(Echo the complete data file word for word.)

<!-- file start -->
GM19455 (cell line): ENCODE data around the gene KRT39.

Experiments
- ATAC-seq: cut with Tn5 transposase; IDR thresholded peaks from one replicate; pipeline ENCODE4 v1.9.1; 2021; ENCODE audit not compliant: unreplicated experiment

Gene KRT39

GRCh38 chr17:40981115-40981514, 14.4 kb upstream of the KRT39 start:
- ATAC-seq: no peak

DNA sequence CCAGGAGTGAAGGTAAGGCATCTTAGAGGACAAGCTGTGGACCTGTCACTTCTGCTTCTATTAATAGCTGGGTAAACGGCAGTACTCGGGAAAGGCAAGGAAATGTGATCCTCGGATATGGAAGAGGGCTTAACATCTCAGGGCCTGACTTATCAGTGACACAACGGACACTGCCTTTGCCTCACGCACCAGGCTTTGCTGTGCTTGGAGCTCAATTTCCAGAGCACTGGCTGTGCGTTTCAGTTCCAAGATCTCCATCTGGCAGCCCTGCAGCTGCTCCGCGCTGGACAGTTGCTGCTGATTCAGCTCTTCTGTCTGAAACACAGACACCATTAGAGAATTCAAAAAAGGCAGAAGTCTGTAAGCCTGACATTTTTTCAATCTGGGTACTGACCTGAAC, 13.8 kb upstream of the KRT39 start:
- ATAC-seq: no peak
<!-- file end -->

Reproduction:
GM19455 (cell line): ENCODE data around the gene KRT39.

Experiments
- ATAC-seq: cut with Tn5 transposase; IDR thresholded peaks from one replicate; pipeline ENCODE4 v1.9.1; 2021; ENCODE audit not compliant: unreplicated experiment

Gene KRT39

GRCh38 chr17:40981115-40981514, 14.4 kb upstream of the KRT39 start:
- ATAC-seq: no peak

DNA sequence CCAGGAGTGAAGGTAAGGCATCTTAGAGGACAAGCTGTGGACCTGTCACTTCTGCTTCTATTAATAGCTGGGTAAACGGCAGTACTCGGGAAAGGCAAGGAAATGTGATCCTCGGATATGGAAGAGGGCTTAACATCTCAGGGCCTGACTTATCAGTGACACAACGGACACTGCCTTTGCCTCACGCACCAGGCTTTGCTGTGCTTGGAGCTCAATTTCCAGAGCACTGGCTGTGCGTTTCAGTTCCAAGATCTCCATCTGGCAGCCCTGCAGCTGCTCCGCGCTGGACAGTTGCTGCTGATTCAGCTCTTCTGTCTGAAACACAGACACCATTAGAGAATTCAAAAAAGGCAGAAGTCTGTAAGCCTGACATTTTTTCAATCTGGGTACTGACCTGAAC, 13.8 kb upstream of the KRT39 start:
- ATAC-seq: no peak